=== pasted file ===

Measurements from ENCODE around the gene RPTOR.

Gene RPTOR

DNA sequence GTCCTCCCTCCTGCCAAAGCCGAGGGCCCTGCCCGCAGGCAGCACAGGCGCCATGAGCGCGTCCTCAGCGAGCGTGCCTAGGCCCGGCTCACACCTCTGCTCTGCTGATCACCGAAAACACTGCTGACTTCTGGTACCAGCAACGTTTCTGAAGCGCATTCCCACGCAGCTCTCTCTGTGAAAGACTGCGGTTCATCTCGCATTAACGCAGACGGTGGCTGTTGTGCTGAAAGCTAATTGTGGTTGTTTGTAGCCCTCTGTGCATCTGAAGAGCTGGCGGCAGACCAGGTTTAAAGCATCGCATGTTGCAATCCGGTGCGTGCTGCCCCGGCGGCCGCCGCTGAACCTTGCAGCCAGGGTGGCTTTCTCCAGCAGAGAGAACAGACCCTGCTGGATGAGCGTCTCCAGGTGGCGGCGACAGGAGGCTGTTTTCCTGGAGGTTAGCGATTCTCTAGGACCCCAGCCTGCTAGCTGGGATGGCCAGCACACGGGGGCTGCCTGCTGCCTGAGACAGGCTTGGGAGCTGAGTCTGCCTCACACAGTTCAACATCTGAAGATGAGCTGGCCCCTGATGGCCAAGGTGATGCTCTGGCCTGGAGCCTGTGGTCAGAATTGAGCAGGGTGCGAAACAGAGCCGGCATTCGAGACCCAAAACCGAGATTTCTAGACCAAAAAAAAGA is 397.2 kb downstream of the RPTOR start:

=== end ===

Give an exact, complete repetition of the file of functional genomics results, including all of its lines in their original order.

Measurements from ENCODE around the gene RPTOR.

Gene RPTOR

DNA sequence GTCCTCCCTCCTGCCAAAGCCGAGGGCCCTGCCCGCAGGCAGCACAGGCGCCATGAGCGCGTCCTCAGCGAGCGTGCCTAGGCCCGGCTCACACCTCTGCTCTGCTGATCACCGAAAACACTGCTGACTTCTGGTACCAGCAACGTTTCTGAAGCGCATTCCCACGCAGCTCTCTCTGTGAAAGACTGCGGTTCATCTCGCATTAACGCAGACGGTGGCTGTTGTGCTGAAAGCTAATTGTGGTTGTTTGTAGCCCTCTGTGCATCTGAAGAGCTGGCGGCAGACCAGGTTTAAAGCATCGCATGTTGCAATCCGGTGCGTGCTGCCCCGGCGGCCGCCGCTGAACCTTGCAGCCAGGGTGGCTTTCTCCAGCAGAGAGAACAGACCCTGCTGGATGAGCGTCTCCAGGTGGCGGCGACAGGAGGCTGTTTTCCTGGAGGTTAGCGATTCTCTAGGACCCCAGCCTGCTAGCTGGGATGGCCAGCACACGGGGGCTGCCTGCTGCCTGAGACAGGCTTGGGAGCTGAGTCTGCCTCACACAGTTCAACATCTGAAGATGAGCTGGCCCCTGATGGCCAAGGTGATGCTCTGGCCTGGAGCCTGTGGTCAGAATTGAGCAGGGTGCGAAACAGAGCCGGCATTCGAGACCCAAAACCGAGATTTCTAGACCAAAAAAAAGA is 397.2 kb downstream of the RPTOR start: